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Dementia can make it more difficult to get dressed or undressed. This is because dementia can affect your:

  • knowledge of when and how to get dressed
  • balance
  • eye-hand coordination
  • mood, making you less motivated to get dressed.

Some medications have side-effects that can also make dressing harder.

If you’re finding it difficult to get dressed, talk to your doctor. They can do things like:

  • an eye test. If you’re having trouble seeing, it can be harder to recognise your clothes and do up buttons
  • check whether your medication is affecting your ability to get dressed
  • check if you’ve got another condition that’s making dressing harder.

What you can do

Clothes and shoes

The right clothes can make it easier to get dressed and undressed. Look for:

  • clothes with velcro or elastic instead of buttons and zips.
  • slip-on shoes with good grip on the sole
  • clothes with simple patterns and colours. They’re less distracting and easier to see
  • clothes that are easy to wash
  • clothes that don’t need ironing

If you find clothes you like that are easy to put on, buy two or more sets.

Getting dressed

To make getting dressed and undressed easier:

  • keep the place where you get dressed quiet
  • remove any clutter or mess
  • keep the room at a comfortable temperature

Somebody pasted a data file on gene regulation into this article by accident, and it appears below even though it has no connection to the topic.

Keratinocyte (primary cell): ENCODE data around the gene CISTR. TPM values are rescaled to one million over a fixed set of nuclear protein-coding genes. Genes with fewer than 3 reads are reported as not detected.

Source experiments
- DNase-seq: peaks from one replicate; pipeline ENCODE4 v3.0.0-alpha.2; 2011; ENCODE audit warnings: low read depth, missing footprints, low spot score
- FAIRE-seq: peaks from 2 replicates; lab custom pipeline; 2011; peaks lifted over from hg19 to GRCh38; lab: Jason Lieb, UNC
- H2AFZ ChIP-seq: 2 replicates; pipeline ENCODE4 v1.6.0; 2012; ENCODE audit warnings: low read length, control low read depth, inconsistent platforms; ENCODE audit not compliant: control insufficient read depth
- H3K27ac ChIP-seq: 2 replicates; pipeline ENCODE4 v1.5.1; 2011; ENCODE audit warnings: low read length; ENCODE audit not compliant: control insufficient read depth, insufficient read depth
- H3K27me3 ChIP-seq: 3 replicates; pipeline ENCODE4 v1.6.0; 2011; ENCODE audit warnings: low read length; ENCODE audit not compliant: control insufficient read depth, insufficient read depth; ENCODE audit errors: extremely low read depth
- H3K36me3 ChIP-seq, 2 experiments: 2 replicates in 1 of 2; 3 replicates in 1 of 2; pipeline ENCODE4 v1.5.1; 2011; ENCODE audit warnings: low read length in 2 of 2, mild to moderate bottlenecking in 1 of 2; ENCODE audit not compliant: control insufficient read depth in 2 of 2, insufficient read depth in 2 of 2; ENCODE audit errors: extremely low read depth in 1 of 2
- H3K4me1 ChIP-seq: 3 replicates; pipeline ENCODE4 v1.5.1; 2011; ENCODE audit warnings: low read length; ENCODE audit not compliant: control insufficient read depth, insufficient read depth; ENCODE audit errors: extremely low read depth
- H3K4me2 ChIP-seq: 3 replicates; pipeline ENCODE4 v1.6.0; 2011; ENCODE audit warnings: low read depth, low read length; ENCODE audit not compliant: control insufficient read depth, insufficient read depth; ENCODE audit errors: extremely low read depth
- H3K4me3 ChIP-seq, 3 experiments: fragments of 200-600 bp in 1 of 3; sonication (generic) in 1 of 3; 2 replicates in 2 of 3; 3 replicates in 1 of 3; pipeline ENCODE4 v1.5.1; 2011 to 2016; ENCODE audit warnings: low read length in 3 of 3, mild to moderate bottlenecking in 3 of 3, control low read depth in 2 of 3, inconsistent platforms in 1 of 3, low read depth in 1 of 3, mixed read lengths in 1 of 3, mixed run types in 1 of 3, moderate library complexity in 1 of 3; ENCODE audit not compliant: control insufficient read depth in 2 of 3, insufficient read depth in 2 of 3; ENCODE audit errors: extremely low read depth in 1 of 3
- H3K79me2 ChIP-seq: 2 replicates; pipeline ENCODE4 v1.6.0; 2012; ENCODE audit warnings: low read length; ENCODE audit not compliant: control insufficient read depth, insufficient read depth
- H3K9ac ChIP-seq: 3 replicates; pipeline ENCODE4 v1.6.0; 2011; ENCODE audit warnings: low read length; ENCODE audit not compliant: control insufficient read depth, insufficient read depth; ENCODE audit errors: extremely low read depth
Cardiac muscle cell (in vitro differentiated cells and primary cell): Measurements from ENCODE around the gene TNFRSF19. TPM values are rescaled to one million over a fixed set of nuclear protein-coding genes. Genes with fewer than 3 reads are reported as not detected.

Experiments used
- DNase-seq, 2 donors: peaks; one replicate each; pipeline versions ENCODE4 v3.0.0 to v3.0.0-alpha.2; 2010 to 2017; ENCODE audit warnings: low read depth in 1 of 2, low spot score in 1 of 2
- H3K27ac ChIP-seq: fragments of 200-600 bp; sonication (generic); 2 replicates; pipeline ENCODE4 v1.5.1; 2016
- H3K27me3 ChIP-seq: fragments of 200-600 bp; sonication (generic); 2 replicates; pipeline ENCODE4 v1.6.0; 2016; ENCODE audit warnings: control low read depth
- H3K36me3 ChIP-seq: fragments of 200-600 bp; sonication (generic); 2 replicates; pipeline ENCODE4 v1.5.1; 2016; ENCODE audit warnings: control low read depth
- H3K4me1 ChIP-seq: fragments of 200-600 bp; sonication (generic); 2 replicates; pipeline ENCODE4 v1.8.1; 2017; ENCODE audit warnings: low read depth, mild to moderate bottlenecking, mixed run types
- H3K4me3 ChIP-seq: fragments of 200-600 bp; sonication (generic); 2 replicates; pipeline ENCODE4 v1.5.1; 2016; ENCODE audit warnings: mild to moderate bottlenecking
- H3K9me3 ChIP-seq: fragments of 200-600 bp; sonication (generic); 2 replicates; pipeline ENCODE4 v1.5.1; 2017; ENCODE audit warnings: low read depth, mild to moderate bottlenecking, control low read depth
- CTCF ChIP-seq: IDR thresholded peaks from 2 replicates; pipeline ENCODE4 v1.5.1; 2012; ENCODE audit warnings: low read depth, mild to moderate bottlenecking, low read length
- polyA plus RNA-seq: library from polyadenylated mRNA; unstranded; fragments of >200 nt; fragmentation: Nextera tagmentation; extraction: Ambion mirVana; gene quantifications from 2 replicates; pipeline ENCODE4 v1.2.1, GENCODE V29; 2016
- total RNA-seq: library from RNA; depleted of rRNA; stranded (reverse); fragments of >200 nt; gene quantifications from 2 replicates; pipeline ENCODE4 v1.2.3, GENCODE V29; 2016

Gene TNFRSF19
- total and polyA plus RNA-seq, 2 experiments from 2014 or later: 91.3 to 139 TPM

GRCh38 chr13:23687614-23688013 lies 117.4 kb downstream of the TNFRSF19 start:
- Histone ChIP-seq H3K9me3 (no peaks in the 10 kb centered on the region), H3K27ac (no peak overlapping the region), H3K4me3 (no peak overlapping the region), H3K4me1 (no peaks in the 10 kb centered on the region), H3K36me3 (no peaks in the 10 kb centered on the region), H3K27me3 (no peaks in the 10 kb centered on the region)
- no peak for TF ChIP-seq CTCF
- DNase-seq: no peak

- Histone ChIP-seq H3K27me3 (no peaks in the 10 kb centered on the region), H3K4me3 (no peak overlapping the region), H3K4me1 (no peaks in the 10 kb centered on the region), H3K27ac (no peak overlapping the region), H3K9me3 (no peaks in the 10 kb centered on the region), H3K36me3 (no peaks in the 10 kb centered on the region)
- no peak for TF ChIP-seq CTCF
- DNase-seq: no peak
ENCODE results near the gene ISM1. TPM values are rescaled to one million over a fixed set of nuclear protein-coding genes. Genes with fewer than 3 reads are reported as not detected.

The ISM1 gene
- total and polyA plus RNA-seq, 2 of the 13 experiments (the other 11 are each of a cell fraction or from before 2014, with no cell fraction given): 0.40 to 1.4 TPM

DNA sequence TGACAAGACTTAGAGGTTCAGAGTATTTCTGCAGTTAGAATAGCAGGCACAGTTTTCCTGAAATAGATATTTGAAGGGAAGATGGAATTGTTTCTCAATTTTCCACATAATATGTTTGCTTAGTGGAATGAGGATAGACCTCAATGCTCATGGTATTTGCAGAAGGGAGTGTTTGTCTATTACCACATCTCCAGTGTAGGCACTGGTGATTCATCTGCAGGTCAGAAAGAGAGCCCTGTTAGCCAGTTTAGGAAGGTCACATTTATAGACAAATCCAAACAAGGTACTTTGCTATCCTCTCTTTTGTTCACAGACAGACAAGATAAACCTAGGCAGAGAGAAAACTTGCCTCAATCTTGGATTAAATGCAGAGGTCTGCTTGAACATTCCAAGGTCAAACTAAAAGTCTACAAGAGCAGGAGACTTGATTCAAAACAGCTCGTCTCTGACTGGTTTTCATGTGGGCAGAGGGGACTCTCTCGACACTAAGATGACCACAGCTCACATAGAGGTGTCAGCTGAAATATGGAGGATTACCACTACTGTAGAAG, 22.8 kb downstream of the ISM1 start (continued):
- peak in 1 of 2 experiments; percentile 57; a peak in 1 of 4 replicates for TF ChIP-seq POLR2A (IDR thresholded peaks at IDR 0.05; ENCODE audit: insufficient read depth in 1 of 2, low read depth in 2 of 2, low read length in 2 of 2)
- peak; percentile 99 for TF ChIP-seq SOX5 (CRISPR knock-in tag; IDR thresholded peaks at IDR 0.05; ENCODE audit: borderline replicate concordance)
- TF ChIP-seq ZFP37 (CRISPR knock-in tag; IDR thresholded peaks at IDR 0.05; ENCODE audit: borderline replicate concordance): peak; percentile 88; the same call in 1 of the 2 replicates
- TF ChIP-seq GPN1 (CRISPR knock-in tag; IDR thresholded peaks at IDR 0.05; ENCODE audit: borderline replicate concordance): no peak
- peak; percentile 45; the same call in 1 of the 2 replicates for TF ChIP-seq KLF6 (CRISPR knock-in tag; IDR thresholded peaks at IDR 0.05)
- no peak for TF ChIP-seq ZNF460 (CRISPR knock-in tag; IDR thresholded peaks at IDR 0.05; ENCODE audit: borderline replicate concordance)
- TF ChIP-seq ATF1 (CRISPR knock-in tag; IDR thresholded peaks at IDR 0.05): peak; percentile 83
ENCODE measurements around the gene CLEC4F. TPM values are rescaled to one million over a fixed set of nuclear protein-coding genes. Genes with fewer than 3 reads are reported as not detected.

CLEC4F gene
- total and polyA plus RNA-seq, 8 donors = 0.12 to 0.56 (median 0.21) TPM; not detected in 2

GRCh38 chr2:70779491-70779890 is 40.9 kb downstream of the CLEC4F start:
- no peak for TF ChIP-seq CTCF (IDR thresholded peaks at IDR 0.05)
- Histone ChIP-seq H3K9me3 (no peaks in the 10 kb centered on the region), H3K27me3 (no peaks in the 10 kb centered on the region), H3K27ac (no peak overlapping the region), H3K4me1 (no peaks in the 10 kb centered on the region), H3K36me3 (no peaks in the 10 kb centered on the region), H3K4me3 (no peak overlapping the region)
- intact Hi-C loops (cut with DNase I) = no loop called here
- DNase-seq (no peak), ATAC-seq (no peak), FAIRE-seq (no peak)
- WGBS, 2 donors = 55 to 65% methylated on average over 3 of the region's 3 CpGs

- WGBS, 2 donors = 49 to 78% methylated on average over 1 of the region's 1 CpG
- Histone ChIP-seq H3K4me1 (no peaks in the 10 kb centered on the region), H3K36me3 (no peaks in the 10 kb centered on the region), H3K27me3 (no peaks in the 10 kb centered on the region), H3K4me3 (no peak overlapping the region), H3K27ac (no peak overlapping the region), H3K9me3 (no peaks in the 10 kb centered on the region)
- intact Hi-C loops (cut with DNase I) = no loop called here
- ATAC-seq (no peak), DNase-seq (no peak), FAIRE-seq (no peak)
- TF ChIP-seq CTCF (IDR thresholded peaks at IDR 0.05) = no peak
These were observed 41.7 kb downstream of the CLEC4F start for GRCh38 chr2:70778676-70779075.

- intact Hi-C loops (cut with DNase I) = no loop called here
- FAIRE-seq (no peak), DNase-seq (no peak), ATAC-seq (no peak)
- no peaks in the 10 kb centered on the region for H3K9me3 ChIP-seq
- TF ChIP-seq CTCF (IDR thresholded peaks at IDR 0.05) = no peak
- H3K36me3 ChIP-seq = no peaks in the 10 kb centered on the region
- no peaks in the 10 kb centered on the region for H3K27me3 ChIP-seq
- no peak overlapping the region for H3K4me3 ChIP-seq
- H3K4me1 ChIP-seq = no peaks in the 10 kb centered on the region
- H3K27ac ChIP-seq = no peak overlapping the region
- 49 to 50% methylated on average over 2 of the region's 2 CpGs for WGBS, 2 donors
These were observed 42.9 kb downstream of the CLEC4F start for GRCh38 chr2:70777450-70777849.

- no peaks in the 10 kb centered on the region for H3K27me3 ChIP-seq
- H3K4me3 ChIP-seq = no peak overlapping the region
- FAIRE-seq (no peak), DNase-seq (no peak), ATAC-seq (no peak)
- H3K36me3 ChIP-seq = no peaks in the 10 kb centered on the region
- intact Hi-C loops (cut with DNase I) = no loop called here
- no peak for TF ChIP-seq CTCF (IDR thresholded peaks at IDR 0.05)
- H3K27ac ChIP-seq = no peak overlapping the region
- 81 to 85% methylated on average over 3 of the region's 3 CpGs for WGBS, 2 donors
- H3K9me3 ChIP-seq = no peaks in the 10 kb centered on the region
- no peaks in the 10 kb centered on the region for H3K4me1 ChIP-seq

• make sure there’s enough light
  • put big, clear signs on your drawers and cupboards telling you what’s inside
  • put your clothes out in the order you want to put them on — underwear first
  • put your clothes on something that’s a different colour, so you can easily see them
  • get dressed in small steps, one at a time. If a step is hard, take a break or ask for help.

What families, friends and carers can do

If someone close to you is living with dementia, encourage them to continue dressing themselves for as long as possible. This can help them maintain their independence and self-esteem.

If they forget to change their clothes, or are finding it difficult to get dressed by themselves, you can support them by:

  • being aware that being reminded to change your clothes can be embarrassing or humiliating. They may just prefer to change their clothes less often than you would like
  • making sure they’re comfortable with you being there while they change. Ask them what they need and give them privacy if it’s safe
  • using gestures, simple words, reassurance and encouragement to guide them
  • simplifying clothing choices — offer two choices of outfit, and remove out-of-season clothes from the wardrobe
  • helping them maintain their individuality and sense of dress
  • avoiding imposing your own preferences on them — whatever their choices, as long as they’re safe and comfortable, it’s fine.

Dementia can sometimes affect a person’s inhibitions, leading them to undress frequently or in inappropriate situations. Our Disinhibition page has more information and advice.

It’s okay to take care of your own health and happiness. If you're struggling as someone who cares for a person with dementia, contact the free, confidential National Dementia Helpline on 1800 100 500, any time of the day or night, for information, advice and support.

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Last updated
3 January 2024